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The Feast of the Epiphany

(January 6th)

Morning Meditation


They found the child with Mary, his mother (Matt. ii. 11). The kings find a poor Maiden, and her poor Infant wrapped in poor swaddling-clothes, and not one to attend on Him or assist Him. They adore, they acknowledge Him for their God, and, kissing His feet, they offer Him their gifts of Gold, Frankincense and Myrrh. Let us adore our little King, and offer Him all our hearts.


The Son of God is born humble and poor in a stable. There indeed the Angels of Heaven acknowledge Him, singing: Glory to God in the highest (Luke ii. 14); but men on earth, for whose salvation Jesus is born, leave Him neglected: only a few shepherds come and acknowledge Him, and confess Him to be their Saviour. But our loving Redeemer desires from the very beginning to communicate to us the grace of Redemption, and therefore He begins to make Himself known even to the Gentiles, who neither knew Him nor looked for His coming. For this purpose He sends the star to give notice to the holy Magi, enlightening them at the same time with interior light, in order that they may come to acknowledge and adore their Redeemer. This was the first and sovereign grace bestowed upon us; our call to the true Faith.

O Saviour of the world, what would have happened us if Thou hadst not come to enlighten us? We should be like our forefathers, who worshipped as gods, animals, stones, and wood, and consequently we should have all been damned. I give Thee thanks today on behalf of all men.


Behold, the Magi without delay set out on their journey; and led by the star they arrive at the place where the Holy Infant is lying: They found the child with Mary his mother (Matt. ii. 11). They find there only a poor Maiden, and a poor Infant wrapped in poor swaddling-clothes. But on entering into that abode, a stable for beasts, they feel an interior joy, and their hearts are drawn towards this sweet Infant. The straw, the poverty, those cries of the Infant Saviour, are all darts of love and fire to their enlightened hearts.

The Infant looks upon these holy pilgrims with a joyful countenance, and thus shows that He accepts these first-fruits of His Redemption. The divine Mother is also silent, but welcomes them wth her smiling looks, and thanks them for the homage done to her Son. They adore Him also in silence, and acknowledge Him for their Saviour and their God, offering Him gifts of Gold, Frankincense and Myrrh.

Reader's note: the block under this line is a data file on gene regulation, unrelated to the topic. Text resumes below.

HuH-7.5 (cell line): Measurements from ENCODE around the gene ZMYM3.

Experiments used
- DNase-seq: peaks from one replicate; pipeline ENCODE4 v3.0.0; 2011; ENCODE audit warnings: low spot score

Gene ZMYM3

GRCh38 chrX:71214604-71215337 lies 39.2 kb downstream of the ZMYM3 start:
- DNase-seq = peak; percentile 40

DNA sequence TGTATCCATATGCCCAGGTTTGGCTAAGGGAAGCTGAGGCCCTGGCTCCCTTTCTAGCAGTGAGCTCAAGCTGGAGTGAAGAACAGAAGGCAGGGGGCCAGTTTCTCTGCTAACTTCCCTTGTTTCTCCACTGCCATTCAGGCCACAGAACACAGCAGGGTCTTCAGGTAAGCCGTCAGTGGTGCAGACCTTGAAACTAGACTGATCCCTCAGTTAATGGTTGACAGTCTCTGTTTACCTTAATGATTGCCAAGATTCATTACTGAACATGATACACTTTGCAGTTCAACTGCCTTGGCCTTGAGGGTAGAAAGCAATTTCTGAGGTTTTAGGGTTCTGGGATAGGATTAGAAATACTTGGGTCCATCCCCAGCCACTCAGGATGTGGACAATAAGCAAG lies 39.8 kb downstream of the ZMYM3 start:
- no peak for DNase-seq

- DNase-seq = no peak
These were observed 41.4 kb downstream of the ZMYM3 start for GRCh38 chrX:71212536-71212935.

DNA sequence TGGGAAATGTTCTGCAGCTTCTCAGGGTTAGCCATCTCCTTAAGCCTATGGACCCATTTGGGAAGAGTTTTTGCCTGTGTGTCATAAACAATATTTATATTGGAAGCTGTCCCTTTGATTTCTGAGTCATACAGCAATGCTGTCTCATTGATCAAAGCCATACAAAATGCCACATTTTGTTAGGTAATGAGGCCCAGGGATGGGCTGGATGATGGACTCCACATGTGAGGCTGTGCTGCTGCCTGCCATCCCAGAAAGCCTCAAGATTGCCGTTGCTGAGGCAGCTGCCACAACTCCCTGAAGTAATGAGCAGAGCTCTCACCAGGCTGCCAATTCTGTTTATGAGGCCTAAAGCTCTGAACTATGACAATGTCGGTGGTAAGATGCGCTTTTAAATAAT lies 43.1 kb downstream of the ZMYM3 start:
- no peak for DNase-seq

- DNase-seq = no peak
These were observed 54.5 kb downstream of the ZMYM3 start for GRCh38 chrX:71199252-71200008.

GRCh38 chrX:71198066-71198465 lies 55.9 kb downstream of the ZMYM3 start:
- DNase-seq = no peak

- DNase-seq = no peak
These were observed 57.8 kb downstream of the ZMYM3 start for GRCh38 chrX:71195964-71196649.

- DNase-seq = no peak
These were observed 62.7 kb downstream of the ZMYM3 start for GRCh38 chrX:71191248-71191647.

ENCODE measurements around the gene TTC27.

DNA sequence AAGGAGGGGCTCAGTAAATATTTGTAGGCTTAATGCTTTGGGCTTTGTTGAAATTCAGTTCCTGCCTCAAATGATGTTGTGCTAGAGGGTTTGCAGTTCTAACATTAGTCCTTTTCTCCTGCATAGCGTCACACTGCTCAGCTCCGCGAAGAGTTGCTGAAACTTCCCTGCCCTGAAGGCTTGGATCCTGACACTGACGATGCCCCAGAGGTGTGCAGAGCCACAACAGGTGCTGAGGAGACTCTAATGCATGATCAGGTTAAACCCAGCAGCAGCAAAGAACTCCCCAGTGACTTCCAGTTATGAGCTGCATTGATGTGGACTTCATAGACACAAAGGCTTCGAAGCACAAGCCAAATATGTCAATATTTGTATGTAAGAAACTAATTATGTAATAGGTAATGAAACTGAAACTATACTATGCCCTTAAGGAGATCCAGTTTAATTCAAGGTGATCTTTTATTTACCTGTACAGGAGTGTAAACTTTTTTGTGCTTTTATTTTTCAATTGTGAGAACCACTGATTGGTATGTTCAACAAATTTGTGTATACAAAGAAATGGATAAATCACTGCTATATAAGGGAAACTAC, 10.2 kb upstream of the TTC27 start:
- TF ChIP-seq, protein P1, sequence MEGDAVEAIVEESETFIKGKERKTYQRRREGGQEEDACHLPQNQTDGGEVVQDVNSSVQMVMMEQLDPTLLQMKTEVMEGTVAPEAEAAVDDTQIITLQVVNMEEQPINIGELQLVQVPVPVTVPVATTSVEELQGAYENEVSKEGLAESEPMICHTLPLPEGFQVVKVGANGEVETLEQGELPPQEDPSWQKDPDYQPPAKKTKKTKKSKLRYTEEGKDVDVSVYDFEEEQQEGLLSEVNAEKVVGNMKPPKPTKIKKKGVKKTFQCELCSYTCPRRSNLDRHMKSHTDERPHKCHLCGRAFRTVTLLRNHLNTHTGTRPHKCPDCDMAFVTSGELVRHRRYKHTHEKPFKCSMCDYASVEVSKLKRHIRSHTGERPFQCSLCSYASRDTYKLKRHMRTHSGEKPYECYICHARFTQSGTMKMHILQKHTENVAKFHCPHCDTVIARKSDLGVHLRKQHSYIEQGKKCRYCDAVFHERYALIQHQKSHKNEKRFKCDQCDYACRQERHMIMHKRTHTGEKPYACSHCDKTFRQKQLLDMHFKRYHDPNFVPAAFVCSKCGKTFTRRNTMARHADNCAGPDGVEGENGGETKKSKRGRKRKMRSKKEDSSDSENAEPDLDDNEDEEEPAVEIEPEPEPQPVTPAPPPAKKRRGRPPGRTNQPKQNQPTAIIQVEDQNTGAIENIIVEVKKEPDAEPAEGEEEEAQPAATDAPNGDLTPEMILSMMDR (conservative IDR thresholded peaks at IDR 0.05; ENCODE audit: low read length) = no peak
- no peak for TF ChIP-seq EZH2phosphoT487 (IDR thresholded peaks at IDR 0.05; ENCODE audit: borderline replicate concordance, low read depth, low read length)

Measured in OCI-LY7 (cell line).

Yes, my Infant Jesus, the more humbled and poor I behold Thee, the more dost Thou inflame me with Thy love.

O Jesus, my Infant King! I also adore Thee, and offer Thee my miserable heart. Accept it and change it. Make it wholly Thine own, so that it may love nothing but Thee. My sweet Saviour, save me, and let my eternal happiness be to love Thee always and without reserve. O Mary, most holy Virgin, I hope for this grace from thee.

Spiritual Reading


The Eternal Word became Man in order to inflame us with His divine love. Adam, our first parent, sinned. Ungrateful for the benefits bestowed upon him, he rebelled against God by a violation of the precept given him not to eat of the forbidden fruit. On this account God is obliged to drive him out of the earthly paradise in this world, and in the world to come to deprive not only Adam, but all the descendants of this rebellious creature, of the heavenly and everlasting Paradise which He had prepared for them after this mortal life.

Behold, then, all mankind together condemned to a life of pain and misery, and forever shut out from Heaven. But hearken to God, Who, as Isaias tells us, would seem, after our manner of understanding, to give vent to His affliction in lamentations: And now what have I here, saith the Lord, for my people is taken away gratis (Is. lii. 5). "And now," says God, "what delight have I left in Heaven, now that I have lost men who were My delight?" My delights were to be with the children of men (Prov. viii. 31).

But how is this, O Lord? Thou hast in Heaven so many Seraphim, so many Angels; and canst Thou thus take to heart having lost men? Indeed, what need hast Thou of Angels or of men to fill up the sum of Thy happiness? Thou hast always been, and Thou art in Thyself, most happy; what can ever be wanting to Thy bliss, which is infinite? "That is all true," says God, "but" (and these are the words of Cardinal Hugo on the above text of Isaias) -- "but, losing man, I deem that I have nothing." I consider that I have lost all, since My delights were to be with men; and now I have lost these men, and, poor hapless creatures, they are doomed to live forever far away from Me.

But how can the Lord call men His delight? Yes, indeed, writes St. Thomas, God loves man just as if man were His God, and as if without man He could not be happy; "as if man were the God of God Himself, and without him He could not be happy." St. Gregory of Nazianzen adds, moreover, that God, for the love He bears to men, seems beside Himself: "we are bold to say it, God is out of Himself by reason of His immense love." So runs the proverb: "Love puts the lover beside himself."

And here St. Bernard, in his contemplations on this subject, imagines a struggle to ensue between the Justice and Mercy of God. Justice says: "I perish if Adam die not." Mercy, on the other hand, says: "I perish if he does not obtain forgiveness." In this contest the Lord decides, that in order to deliver man, who was guilty of death, some innocent one must die "Let one die who is no debtor to death."